1960 12 Hours of Sebring – Race Profile Page Three
As usual Sebring fans began arriving early in the week before the 12-hour race on Saturday March 26. They went about their business setting up their favorite view spots and were enjoying the great weather for this year’s race. The previous year’s rains slowed all the race cars so no records were broken. The rains also made life in the spectator paddock miserable for all. To keep early arrivals entertained in 1960 Alec Ulmann had arranged for the first time a couple of preliminary races on Friday. One would be a 30 lap Formula Junior race run on the short (2.2 mile) course and the other a 4-hour endurance race for small GT cars on the full 5.2 mile course. Those cars had to have engines under 1,000 cc’s or no more than 61 cubic inches.
The Formula Junior event attracted some drivers of note including Jim Hall of Texas who won the event in an Elva DKW, as well as Ed Crawford driving a Stanguellini, Walt Hansgen, Augie Pabst, Pedro Rodriguez, Alessandro de Tomasso and Briggs Cunningham who drove a Cooper. Hall, who would become the face of Chaparral in a few years, averaged 88.007 mph for the 30 laps in his victory.
In the 4-hour endurance race for small GT cars on Friday Paul Richards won in a Fiat Abarth with Stirling Moss coming in second but first in class in his Austin-Healey Sprite. Richards ran 57 laps of the 5.2 mile course in the four hours for an average time of 73.968 to win the event. The only excitement in the race came when Bill Storey of Clearwater, Florida flipped his DB and was flown to a St. Petersburg hospital for a checkup. He returned to the track to watch the rest of the race from his pit, tenderly nursing bruises and abrasions.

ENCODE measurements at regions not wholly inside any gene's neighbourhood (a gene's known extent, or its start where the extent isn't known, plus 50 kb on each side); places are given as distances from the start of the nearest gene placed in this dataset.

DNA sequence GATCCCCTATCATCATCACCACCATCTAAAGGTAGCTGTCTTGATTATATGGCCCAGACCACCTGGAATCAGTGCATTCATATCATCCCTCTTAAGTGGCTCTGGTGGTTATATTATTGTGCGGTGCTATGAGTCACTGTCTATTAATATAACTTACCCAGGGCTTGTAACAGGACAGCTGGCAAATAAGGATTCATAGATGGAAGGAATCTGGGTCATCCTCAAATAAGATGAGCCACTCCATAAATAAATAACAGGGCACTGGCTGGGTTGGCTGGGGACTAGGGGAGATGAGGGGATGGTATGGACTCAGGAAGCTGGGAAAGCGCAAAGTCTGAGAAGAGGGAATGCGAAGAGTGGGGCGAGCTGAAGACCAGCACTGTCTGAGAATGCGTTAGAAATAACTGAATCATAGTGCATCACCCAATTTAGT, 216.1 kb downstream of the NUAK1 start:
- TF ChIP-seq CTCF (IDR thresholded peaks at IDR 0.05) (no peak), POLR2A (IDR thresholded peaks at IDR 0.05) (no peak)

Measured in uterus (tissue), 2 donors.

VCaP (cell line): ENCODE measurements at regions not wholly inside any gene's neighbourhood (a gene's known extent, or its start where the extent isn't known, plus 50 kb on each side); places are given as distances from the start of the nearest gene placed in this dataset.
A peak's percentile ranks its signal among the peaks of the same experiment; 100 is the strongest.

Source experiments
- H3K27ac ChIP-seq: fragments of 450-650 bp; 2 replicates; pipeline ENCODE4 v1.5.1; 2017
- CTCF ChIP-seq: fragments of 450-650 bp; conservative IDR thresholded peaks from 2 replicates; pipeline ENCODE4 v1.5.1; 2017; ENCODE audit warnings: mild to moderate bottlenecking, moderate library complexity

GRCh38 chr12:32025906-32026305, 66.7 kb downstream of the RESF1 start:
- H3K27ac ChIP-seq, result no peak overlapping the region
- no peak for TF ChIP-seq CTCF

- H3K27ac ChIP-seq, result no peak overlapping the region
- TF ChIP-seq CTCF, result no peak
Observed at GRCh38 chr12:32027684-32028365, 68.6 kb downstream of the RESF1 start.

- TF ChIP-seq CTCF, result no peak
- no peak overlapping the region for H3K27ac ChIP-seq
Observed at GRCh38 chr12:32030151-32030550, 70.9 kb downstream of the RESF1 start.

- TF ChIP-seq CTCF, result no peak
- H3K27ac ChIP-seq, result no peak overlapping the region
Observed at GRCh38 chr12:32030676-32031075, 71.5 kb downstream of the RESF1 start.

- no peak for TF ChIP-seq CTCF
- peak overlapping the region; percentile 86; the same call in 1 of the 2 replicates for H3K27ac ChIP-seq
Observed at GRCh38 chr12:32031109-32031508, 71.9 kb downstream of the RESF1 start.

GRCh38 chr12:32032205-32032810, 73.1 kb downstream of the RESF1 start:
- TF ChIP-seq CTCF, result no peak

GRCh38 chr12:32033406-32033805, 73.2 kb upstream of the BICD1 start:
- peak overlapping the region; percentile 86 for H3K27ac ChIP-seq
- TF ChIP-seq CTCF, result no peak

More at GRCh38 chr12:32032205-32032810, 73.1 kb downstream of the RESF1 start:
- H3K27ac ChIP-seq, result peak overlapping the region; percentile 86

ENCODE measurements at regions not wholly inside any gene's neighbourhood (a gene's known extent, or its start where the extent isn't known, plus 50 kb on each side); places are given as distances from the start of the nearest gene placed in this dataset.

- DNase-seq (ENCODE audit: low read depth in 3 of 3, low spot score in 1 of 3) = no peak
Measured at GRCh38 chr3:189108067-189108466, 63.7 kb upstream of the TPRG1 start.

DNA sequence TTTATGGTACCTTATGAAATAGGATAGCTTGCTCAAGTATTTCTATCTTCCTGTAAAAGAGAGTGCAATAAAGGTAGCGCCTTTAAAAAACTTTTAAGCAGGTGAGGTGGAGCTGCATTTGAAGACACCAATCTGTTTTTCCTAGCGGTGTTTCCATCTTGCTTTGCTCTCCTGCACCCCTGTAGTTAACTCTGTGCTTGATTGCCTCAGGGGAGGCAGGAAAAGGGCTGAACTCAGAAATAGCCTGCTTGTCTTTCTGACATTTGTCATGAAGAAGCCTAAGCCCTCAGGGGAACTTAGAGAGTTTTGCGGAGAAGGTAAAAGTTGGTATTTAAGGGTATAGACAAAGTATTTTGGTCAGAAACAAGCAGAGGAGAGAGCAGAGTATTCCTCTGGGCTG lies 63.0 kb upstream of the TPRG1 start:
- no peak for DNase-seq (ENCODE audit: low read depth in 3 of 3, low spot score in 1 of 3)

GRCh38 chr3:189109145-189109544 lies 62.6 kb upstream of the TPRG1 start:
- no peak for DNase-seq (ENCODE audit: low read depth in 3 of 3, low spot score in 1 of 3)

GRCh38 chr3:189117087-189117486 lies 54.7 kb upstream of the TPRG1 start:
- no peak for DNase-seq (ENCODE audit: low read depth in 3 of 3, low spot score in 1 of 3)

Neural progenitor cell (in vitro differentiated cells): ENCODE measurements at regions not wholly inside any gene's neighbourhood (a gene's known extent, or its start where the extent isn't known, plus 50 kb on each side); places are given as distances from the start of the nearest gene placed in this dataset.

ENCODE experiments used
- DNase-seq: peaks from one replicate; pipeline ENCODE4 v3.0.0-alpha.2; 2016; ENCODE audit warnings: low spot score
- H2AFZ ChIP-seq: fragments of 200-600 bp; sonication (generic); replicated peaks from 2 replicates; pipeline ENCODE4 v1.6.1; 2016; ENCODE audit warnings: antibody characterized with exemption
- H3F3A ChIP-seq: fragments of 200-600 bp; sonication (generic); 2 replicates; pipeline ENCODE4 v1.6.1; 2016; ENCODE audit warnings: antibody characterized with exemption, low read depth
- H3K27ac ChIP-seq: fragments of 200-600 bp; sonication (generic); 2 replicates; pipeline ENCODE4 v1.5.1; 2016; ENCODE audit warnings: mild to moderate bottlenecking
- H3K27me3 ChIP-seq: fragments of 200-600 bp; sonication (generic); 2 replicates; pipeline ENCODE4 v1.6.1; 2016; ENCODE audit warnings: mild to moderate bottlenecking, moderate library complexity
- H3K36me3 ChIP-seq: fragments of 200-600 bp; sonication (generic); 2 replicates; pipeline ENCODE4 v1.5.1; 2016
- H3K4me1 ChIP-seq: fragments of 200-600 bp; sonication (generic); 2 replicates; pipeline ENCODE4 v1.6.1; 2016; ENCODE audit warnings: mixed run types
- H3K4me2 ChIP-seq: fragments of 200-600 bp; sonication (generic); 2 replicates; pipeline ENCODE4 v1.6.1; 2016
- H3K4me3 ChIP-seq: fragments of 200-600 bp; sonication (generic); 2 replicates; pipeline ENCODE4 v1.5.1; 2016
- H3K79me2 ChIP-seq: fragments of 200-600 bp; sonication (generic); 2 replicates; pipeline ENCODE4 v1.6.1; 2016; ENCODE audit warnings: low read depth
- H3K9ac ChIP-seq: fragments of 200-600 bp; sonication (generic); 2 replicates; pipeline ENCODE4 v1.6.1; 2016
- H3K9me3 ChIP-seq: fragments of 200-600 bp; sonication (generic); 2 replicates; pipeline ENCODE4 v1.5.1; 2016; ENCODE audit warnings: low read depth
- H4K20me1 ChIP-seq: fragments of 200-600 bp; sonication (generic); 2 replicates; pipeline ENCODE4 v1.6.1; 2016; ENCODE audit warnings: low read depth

Even before the green flag fell on the start of the 4-hour GT race on Friday the buzz going around the pits concerned the fact that that the hard charging driving style of Moss resulted in a blown engine on his Maserati during night practice on Thursday. The Camoradi team would eventually move Moss and co-driver Dan Gurney into the #23 “Birdcage” displacing drivers Jim Rathman and Col. George Koehne. This car was the same one that Moss drove to victory in the Cuban Grand Prix in February. Because of the Communist revolution in Cuba it would be the last grand prix race ever run in that country.
The rainy weather from the previous year was just a bad memory as a bright sun broke over the raceway on race day. Temperatures were expected to be high with some meteorologists predicting record heat for the race. While clear skies were welcome the heat was not and could take a punishing toll on cars, drivers and spectators alike. Track temperatures, which could reach 130 degrees Fahrenheit, had to be considered by each of the racing teams.